The new technique allows 3D printing of hydrogel-based sensors directly on...
The new technique allows 3D printing of hydrogel-based sensors directly on organs, like the lungs, that change shape or distort due to expanding and contracting.
Source: McAlpine Research Group, University of Minnesota

3D printing sensors on expanding organs

In groundbreaking new research, mechanical engineers and computer scientists at the University of Minnesota have developed a 3D printing technique that uses motion capture technology, similar to that used in Hollywood movies, to print electronic sensors directly on organs that are expanding and contracting. The new 3D printing technique could have future applications in diagnosing and monitoring the lungs of patients with COVID-19.

The new research is the next generation of a 3D printing technique discovered two years ago by members of the team that allowed for printing of electronics directly on the skin of a hand that moved left to right or rotated. The new technique allows for even more sophisticated tracking to 3D print sensors on organs like the lungs or heart that change shape or distort due to expanding and contracting.

“We are pushing the boundaries of 3D printing in new ways we never even imagined years ago,” said Michael McAlpine, a University of Minnesota mechanical engineering professor and senior researcher on the study. “3D printing on a moving object is difficult enough, but it was quite a challenge to find a way to print on a surface that was deforming as it expanded and contracted.”

Photo
3D printing a deformable sensor on a breathing lung.
Source: Zhijie Zhu, University of Minnesota

The researchers started in the lab with a balloon-like surface and a specialized 3D printer. They used motion capture tracking markers, much like those used in movies to create special effects, to help the 3D printer adapt its printing path to the expansion and contraction movements on the surface. The researchers then moved on to an animal lung in the lab that was artificially inflated. They were able to successfully print a soft hydrogel-based sensor directly on the surface. McAlpine said the technique could also possibly be used in the future to 3D print sensors on a pumping heart.

“The broader idea behind this research, is that this is a big step forward to the goal of combining 3D printing technology with surgical robots,” said McAlpine, who holds the Kuhrmeyer Family Chair Professorship in the University of Minnesota Department of Mechanical Engineering. “In the future, 3D printing will not be just about printing but instead be part of a larger autonomous robotic system. This could be important for diseases like COVID-19 where health care providers are at risk when treating patients.”

Subscribe to our newsletter

Related articles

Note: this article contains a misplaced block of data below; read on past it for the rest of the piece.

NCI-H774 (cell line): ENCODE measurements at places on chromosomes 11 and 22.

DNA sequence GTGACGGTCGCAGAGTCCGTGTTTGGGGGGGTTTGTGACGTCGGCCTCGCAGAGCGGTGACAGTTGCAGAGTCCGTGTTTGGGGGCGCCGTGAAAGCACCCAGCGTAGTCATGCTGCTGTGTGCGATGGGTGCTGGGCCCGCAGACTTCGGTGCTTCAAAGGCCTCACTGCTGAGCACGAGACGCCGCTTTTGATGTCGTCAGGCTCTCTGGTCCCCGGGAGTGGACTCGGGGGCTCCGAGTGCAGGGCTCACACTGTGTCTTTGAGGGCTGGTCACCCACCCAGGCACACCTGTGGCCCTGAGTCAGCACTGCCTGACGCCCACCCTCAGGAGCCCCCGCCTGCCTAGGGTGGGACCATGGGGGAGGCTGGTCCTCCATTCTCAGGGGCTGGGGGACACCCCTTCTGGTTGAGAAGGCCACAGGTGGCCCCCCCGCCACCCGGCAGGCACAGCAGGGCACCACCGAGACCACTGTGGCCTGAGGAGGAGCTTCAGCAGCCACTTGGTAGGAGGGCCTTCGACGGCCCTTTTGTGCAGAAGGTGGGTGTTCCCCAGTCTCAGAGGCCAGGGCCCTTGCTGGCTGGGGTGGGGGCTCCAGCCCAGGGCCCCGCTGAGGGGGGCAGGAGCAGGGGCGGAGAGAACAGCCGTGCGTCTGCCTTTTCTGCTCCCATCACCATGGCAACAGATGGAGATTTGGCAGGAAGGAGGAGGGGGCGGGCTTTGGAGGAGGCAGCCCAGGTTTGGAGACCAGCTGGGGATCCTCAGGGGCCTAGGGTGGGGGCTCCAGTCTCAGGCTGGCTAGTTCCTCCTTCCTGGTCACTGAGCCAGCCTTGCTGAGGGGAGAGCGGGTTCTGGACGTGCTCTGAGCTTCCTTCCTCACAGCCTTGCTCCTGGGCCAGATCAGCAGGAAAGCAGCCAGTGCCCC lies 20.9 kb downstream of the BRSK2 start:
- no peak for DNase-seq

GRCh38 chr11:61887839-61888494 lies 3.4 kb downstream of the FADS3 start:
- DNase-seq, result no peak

Smart ring detects COVID-19 early

Smart ring detects COVID-19 early

According to new research, the Oura smart ring is indeed suitable for detecting COVID-19 infection up to three days before symptoms appear.

Wearable tracks COVID-19 key symptoms

Wearable tracks COVID-19 key symptoms

Researchers have developed a wearable device to catch early signs and symptoms associated with COVID-19 and to monitor patients as the illness progresses.

A wearable COVID-19 early warning system

A wearable COVID-19 early warning system

A remote early warning system for the detection of COVID-19 symptoms among frontline medical staff is showing promising results.

Researchers are developing a ‘pandemic drone’ to detect coronavirus

Researchers are developing a ‘pandemic drone’ to detect coronavirus

A ‘pandemic drone’ to remotely monitor and detect people with infectious respiratory conditions is being developed.

App monitors COVID-19 symptoms and mental health needs

App monitors COVID-19 symptoms and mental health needs

A new app that helps patients in self-isolation monitor for symptoms of COVID-19 and identify their mental health needs has been developed.

Wearable sensor tracks Vitamin C levels in sweat

Wearable sensor tracks Vitamin C levels in sweat

Researchers have developed a wearable, non invasive Vitamin C sensor that could provide a new, highly personalized option for users to track their daily nutritional intake and dietary adherence.

Lab engineers 3D functional bone tissues

Lab engineers 3D functional bone tissues

Researchers have developed a printable bioink that could be used to create anatomical-scale functional tissues.

A novel swab design to augment COVID-19 testing

A novel swab design to augment COVID-19 testing

Scientists have developed a novel test swab that can be 3D printed using inexpensive, widely available materials and speedily assembled in a range of fabrication settings.

In-ear sensors to help in fight against COVID-19

In-ear sensors to help in fight against COVID-19

Scientists plan to use high-tech biometric sensors for 24-hour monitoring of COVID-19 patients in home isolation.

Popular articles